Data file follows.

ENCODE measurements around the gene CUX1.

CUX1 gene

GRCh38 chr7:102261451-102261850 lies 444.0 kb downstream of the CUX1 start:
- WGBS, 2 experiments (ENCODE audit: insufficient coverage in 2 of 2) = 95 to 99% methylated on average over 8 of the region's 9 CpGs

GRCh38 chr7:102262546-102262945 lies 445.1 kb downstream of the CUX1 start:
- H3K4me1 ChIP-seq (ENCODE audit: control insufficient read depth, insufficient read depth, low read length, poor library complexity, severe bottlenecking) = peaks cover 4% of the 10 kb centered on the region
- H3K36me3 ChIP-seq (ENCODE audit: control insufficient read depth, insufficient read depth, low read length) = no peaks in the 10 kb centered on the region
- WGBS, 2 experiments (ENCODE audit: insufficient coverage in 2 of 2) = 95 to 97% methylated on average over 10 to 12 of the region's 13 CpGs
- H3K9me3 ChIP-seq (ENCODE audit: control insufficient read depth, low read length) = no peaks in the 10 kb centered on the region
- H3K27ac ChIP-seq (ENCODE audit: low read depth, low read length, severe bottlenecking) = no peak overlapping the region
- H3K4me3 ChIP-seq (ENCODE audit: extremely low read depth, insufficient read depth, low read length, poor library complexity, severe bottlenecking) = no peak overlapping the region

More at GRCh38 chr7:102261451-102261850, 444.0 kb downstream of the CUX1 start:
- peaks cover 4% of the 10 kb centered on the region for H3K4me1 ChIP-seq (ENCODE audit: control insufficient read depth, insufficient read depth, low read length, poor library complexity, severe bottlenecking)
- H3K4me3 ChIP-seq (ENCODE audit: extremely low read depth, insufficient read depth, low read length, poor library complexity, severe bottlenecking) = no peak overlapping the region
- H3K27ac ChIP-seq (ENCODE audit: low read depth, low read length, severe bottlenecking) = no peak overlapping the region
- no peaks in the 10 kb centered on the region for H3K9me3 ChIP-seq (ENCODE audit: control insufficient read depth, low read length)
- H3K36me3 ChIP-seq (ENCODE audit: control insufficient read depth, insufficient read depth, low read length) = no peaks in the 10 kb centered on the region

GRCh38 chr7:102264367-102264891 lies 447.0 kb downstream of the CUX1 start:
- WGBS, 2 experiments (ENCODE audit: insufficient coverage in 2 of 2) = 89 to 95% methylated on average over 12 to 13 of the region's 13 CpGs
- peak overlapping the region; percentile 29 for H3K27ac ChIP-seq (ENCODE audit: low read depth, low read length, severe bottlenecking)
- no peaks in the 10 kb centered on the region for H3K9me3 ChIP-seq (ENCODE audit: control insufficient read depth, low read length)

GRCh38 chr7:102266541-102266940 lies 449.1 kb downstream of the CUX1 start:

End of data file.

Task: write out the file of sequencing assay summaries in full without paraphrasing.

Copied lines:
ENCODE measurements around the gene CUX1.

CUX1 gene

GRCh38 chr7:102261451-102261850 lies 444.0 kb downstream of the CUX1 start:
- WGBS, 2 experiments (ENCODE audit: insufficient coverage in 2 of 2) = 95 to 99% methylated on average over 8 of the region's 9 CpGs

GRCh38 chr7:102262546-102262945 lies 445.1 kb downstream of the CUX1 start:
- H3K4me1 ChIP-seq (ENCODE audit: control insufficient read depth, insufficient read depth, low read length, poor library complexity, severe bottlenecking) = peaks cover 4% of the 10 kb centered on the region
- H3K36me3 ChIP-seq (ENCODE audit: control insufficient read depth, insufficient read depth, low read length) = no peaks in the 10 kb centered on the region
- WGBS, 2 experiments (ENCODE audit: insufficient coverage in 2 of 2) = 95 to 97% methylated on average over 10 to 12 of the region's 13 CpGs
- H3K9me3 ChIP-seq (ENCODE audit: control insufficient read depth, low read length) = no peaks in the 10 kb centered on the region
- H3K27ac ChIP-seq (ENCODE audit: low read depth, low read length, severe bottlenecking) = no peak overlapping the region
- H3K4me3 ChIP-seq (ENCODE audit: extremely low read depth, insufficient read depth, low read length, poor library complexity, severe bottlenecking) = no peak overlapping the region

More at GRCh38 chr7:102261451-102261850, 444.0 kb downstream of the CUX1 start:
- peaks cover 4% of the 10 kb centered on the region for H3K4me1 ChIP-seq (ENCODE audit: control insufficient read depth, insufficient read depth, low read length, poor library complexity, severe bottlenecking)
- H3K4me3 ChIP-seq (ENCODE audit: extremely low read depth, insufficient read depth, low read length, poor library complexity, severe bottlenecking) = no peak overlapping the region
- H3K27ac ChIP-seq (ENCODE audit: low read depth, low read length, severe bottlenecking) = no peak overlapping the region
- no peaks in the 10 kb centered on the region for H3K9me3 ChIP-seq (ENCODE audit: control insufficient read depth, low read length)
- H3K36me3 ChIP-seq (ENCODE audit: control insufficient read depth, insufficient read depth, low read length) = no peaks in the 10 kb centered on the region

GRCh38 chr7:102264367-102264891 lies 447.0 kb downstream of the CUX1 start:
- WGBS, 2 experiments (ENCODE audit: insufficient coverage in 2 of 2) = 89 to 95% methylated on average over 12 to 13 of the region's 13 CpGs
- peak overlapping the region; percentile 29 for H3K27ac ChIP-seq (ENCODE audit: low read depth, low read length, severe bottlenecking)
- no peaks in the 10 kb centered on the region for H3K9me3 ChIP-seq (ENCODE audit: control insufficient read depth, low read length)

GRCh38 chr7:102266541-102266940 lies 449.1 kb downstream of the CUX1 start: